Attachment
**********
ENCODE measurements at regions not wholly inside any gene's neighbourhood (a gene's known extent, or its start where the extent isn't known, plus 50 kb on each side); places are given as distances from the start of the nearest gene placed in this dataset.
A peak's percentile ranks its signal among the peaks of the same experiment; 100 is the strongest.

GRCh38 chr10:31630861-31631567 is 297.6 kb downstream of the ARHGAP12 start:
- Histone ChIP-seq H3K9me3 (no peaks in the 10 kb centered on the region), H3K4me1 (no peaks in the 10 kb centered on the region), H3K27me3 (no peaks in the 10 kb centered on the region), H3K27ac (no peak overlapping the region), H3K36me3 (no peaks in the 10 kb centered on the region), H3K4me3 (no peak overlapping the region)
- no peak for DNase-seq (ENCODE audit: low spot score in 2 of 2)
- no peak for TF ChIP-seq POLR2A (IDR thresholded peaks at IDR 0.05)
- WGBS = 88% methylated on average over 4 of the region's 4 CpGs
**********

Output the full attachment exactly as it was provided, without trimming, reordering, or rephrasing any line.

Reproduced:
ENCODE measurements at regions not wholly inside any gene's neighbourhood (a gene's known extent, or its start where the extent isn't known, plus 50 kb on each side); places are given as distances from the start of the nearest gene placed in this dataset.
A peak's percentile ranks its signal among the peaks of the same experiment; 100 is the strongest.

GRCh38 chr10:31630861-31631567 is 297.6 kb downstream of the ARHGAP12 start:
- Histone ChIP-seq H3K9me3 (no peaks in the 10 kb centered on the region), H3K4me1 (no peaks in the 10 kb centered on the region), H3K27me3 (no peaks in the 10 kb centered on the region), H3K27ac (no peak overlapping the region), H3K36me3 (no peaks in the 10 kb centered on the region), H3K4me3 (no peak overlapping the region)
- no peak for DNase-seq (ENCODE audit: low spot score in 2 of 2)
- no peak for TF ChIP-seq POLR2A (IDR thresholded peaks at IDR 0.05)
- WGBS = 88% methylated on average over 4 of the region's 4 CpGs